10 April 2015 by Vincent Billings

When your reputation precedes you

A Community Trade Mark (CTM) is a trade mark which has been registered in respect of the whole of the European Union, rather than just at a national level in the owner’s home country. As such, registering a CTM can prevent anyone within the EU infringing your brand. Serious consideration should be given to whether this level of protection would benefit any trade marks which are currently only registered at a national level.

In a recent case, Unilever Plc opposed the registration of “be impulsive” as a Hungarian trade mark, believing it to be a derivative of its own existing “IMPULSE” CTM. It’s opposition was upheld in the first instance, as Unilever was able to demonstrate that its existing CTM carried a strong enough brand reputation, in a substantial part of the EU (evidenced by its market share in the UK and Italy in particular), that the risk of the proposed new Hungarian trade mark gaining an unfair advantage – essentially by getting a ‘free ride’ on the back of Unilever’s existing brand – could not be ruled out. 

However, appealing against this decision, the relevant Hungarian company argued that Unilever’s existing CTM in fact had no brand reputation in Hungary at all. As such, the prospective new national trade mark would not cause any detriment to Unilever’s CTM or benefit from any unfair advantage, and should therefore be permitted. 

Ultimately, it was decided that Unilever did not necessarily have to prove that its CTM had any associated reputation in Hungary. However, in order to successfully oppose the registration of the new national trade mark, Unilever did need to show that a substantive proportion of the public in Hungary would make a link between the proposed new national trade mark and the existing CTM. In other words, Unilever needed to demonstrate that the owner of the prospective new mark would be likely to benefit from a ‘free ride’ and therefore gain an unfair advantage. In this context, therefore, the strength of the brand associated with Unilever’s existing CTM was an important factor.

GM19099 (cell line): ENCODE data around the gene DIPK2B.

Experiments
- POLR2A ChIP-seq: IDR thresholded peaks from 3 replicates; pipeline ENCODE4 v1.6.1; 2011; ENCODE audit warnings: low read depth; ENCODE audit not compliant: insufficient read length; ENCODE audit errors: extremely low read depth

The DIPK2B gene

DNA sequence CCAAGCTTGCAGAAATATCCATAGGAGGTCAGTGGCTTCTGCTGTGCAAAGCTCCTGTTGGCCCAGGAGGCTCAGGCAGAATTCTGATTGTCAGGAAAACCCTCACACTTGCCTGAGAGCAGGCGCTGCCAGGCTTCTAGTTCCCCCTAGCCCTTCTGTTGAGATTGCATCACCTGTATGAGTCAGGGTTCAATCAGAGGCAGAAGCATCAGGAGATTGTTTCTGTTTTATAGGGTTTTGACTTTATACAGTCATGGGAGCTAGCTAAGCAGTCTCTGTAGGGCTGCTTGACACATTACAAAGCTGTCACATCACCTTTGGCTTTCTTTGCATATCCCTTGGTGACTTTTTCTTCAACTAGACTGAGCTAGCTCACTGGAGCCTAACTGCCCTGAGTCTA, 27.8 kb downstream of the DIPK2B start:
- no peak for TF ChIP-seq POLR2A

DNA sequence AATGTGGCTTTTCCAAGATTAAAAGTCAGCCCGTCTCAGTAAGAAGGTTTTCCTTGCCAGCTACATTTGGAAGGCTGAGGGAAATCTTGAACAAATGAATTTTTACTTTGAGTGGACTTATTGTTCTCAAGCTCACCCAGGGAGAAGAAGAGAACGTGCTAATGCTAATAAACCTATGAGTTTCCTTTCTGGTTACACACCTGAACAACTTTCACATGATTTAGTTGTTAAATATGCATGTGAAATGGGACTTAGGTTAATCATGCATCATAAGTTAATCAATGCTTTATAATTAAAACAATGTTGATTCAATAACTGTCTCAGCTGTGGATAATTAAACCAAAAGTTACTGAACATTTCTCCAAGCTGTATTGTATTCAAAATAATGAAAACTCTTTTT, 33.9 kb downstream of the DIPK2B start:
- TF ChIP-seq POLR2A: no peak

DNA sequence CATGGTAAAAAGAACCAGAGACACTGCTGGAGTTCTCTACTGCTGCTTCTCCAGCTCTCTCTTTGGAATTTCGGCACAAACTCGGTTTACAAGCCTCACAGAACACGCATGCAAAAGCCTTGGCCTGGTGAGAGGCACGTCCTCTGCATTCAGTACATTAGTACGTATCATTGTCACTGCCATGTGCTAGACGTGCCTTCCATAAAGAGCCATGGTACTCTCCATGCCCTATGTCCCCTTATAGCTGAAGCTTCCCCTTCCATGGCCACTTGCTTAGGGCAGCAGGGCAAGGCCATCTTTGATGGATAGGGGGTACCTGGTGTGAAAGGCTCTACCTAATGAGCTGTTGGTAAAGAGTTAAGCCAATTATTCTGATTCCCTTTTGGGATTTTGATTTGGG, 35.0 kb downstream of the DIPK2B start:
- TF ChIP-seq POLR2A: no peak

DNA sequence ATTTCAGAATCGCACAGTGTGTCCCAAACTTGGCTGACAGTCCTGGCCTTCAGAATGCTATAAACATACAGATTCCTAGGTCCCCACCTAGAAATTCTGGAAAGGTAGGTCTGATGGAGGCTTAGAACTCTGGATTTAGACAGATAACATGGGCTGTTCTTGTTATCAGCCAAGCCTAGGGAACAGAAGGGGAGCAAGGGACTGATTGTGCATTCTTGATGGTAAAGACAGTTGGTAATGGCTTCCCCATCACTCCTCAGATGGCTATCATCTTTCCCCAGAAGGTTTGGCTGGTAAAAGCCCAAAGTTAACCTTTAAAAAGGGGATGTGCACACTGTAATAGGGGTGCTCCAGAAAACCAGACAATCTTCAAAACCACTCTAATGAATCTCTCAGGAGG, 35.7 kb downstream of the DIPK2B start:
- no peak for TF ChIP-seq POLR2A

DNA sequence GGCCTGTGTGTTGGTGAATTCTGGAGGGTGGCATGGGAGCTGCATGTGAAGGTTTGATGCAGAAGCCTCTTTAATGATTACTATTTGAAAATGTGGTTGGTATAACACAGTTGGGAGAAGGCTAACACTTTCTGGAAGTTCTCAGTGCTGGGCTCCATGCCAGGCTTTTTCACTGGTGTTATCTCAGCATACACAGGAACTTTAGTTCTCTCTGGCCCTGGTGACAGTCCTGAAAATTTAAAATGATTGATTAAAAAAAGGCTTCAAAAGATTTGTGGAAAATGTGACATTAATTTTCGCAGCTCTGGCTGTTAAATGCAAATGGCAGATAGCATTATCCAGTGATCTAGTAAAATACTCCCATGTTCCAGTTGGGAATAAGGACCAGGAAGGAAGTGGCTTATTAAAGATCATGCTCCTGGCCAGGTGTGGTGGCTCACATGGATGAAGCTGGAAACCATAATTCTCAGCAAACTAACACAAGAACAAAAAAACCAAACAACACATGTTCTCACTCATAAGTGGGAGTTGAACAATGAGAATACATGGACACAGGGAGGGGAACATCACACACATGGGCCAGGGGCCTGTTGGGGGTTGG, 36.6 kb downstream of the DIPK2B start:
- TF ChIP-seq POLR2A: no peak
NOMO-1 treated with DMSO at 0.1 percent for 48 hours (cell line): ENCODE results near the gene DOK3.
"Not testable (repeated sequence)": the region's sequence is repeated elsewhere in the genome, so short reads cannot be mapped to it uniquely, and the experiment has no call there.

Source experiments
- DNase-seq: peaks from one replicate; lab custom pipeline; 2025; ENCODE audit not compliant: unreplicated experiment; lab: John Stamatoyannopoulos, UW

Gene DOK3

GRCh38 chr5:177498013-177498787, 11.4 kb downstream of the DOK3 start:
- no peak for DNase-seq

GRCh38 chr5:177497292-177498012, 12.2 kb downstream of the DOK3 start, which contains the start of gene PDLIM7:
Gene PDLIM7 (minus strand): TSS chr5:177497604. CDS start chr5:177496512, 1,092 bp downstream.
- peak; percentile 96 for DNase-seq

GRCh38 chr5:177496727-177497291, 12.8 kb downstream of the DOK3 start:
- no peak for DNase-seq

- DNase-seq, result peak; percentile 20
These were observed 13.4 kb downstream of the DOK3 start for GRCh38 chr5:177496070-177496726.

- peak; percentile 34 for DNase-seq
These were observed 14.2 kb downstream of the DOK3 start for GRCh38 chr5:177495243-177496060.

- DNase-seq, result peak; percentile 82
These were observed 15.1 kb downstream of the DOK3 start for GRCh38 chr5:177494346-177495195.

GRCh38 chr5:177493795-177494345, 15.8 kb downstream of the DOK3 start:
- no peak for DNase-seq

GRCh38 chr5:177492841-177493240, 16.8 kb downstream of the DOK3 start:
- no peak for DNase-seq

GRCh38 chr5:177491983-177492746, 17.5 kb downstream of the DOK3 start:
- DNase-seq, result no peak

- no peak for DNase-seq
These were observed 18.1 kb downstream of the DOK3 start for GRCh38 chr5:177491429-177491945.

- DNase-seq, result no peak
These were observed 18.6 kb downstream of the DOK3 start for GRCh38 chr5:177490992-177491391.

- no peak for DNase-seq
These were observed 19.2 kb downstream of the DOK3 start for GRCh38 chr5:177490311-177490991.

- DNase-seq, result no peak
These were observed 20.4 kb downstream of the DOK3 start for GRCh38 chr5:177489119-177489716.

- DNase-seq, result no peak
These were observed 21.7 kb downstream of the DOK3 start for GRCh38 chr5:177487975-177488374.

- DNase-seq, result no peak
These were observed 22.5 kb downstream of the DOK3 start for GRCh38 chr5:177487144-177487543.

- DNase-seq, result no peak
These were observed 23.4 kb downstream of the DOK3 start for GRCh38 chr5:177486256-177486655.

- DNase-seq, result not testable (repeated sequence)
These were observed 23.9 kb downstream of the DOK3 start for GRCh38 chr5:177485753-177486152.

The rationale for this decision is that, notwithstanding the strength of an existing CTM, the relevant national court must also be satisfied (on the facts) that detriment or ‘free-riding’ is likely to occur in its jurisdiction before upholding any opposition to a proposed new national trade mark, and such detriment is unlikely to occur unless the relevant consumers are already aware of the existing CTM. 

If you are conducting business within the EU, you should consider whether registering a CTM will give your brand the best possible level of protection throughout the EU. 

For advice on trade marks generally, and on how best to protect the brand(s) associated with your business, please contact us on 0207 288 4700 or email us at info@boltburdon.co.uk

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